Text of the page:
The first students to start school on the UNC Charlotte campus this fall are not undergraduates, but 55 high school freshman. On Monday, August 7th, UNC Charlotte welcomed the inaugural class of the Charlotte Teacher Early College (CTEC), a new five-year program for Charlotte-Mecklenburg students interested in a career in education.
The only program of its kind in North Carolina and one of the first in the country, the early college will immerse students in intentional field-based learning activities. Coursework will develop knowledge and skills required for success in today’s diverse urban classrooms. Students will graduate with a high school diploma, a Certificate of Advanced Standing in Education and a minimum of 60 hours in course credits transferrable to any public institution in North Carolina.
CTEC is housed in the Cato College building, providing students the opportunity to experience the vibrant atmosphere of a college campus. The program is a product of a partnership between the Cato College of Education and Charlotte-Mecklenburg Schools (CMS), expanding on the success of Charlotte Engineering Early College (CEEC), also located on UNC Charlotte’s campus. Future plans include building a facility that will house both CTEC and CEEC backed by a combination of private and state funding. Last year, the 75 high school juniors at CEEC completed an average of 16 college credit hours with an average GPA of 3.2.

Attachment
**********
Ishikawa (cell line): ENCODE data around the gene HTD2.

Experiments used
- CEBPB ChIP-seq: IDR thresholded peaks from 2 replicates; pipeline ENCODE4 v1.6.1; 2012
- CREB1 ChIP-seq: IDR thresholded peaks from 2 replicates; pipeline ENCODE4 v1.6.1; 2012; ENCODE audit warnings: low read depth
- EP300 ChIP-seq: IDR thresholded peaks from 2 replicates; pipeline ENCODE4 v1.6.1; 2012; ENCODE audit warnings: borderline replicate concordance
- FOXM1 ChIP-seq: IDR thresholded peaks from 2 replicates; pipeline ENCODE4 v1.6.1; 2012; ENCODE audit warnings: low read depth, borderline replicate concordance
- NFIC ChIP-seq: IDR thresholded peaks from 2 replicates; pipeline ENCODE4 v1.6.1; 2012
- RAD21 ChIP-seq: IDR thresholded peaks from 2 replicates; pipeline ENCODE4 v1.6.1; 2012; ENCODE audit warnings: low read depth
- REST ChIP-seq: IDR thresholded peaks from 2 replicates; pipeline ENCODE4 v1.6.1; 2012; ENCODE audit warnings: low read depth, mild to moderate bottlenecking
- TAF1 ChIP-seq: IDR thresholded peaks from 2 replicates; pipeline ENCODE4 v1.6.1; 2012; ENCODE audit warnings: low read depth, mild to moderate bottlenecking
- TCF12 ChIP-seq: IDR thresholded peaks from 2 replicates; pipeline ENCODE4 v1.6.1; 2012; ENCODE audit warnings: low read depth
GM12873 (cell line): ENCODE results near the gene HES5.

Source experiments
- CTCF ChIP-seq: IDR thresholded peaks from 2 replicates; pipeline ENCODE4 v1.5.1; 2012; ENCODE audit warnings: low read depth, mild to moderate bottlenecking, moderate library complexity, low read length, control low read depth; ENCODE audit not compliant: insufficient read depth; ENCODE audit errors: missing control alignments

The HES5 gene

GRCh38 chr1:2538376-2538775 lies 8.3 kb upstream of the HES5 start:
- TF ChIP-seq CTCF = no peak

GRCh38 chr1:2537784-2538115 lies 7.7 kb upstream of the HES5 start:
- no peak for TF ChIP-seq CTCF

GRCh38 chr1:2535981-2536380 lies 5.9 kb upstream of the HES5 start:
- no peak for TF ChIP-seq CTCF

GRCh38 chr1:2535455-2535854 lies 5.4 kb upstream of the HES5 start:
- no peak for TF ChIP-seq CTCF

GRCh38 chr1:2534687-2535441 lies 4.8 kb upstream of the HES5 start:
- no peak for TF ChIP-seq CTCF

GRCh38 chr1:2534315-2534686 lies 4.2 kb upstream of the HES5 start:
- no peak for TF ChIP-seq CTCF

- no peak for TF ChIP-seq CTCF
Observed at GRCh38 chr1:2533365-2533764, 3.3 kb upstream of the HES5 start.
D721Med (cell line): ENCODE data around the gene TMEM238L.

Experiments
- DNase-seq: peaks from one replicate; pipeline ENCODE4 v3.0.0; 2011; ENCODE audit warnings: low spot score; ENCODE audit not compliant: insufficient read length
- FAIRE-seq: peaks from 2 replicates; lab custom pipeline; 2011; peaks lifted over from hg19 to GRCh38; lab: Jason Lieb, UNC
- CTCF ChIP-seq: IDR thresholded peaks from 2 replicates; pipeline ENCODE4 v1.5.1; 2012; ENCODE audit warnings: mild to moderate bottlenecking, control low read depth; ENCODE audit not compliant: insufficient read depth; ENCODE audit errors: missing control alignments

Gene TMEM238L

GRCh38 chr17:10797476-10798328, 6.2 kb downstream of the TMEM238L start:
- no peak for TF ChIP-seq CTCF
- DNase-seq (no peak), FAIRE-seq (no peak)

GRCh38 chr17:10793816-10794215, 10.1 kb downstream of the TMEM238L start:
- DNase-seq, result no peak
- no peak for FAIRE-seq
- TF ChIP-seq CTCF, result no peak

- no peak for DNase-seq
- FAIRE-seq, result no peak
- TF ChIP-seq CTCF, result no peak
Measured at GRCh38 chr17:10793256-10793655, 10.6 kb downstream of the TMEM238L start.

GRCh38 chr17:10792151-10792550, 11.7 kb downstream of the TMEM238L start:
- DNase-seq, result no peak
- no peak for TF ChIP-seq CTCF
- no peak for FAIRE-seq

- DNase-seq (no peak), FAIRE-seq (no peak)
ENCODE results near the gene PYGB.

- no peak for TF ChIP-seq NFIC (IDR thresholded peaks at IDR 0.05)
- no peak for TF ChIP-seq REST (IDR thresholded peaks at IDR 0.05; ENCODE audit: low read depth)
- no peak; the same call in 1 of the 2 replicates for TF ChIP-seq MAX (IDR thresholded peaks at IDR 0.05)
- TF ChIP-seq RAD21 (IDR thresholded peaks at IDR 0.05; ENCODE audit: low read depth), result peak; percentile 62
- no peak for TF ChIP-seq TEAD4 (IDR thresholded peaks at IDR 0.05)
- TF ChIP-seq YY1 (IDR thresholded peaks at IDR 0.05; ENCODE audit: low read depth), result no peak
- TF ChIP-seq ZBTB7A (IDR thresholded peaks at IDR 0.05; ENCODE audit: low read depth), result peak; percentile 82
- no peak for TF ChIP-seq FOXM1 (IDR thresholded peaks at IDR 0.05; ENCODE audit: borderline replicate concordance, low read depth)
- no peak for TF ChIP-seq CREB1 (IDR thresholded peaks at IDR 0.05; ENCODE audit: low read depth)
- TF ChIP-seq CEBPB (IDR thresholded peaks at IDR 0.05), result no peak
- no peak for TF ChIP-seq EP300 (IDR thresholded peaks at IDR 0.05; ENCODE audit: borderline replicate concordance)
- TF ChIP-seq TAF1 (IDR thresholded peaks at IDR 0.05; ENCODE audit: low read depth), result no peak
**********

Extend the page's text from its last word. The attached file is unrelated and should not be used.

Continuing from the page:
“Many of our students are first generation college students and have never been exposed to a college atmosphere, said Will Leach, principal of CEEC and CTEC. “The early college program is a game changer for them and shows them what is possible.”
“The Charlotte Teacher Early College will play an essential role in bolstering the teacher pipeline of our region and state,” said UNC Charlotte Chancellor Philip Dubois. “UNC Charlotte is committed to exploring innovative and collaborative approaches that creatively address community needs. The success of the Charlotte Engineering Early College is a perfect example of how such partnerships can have far-reaching and beneficial impact.”
Early college students will participate in clinical placements in urban schools focused on developing relationships with students who represent future attendees of the program. Each grade also will participate in one significant urban cultural event each academic year focused on art, music, theater or history.
“My favorite teacher pushed us to be our best. I hope I can be that kind of teacher,” said one student, meeting her classmates for the first time Monday morning.
By exposing aspiring educators to important aspects of the profession early, CTEC will produce teachers who are prepared to succeed over the critical first years in the classroom.
“Ensuring our local school systems consistently have available a well-trained, passionate group of new teachers is an important part of what we do, said Ellen McIntyre, Dean of the Cato College of Education. “With the opening of CTEC, we are proud to be part of a creative new approach to doing just that.”
Editor’s Note: Here is an article by The Charlotte Observer’s Ann Doss Helms about CTEC, “Why 50 young teens at UNCC embody the future of public education in Charlotte.”North Carolina Insight Education Vol. 25 No. 1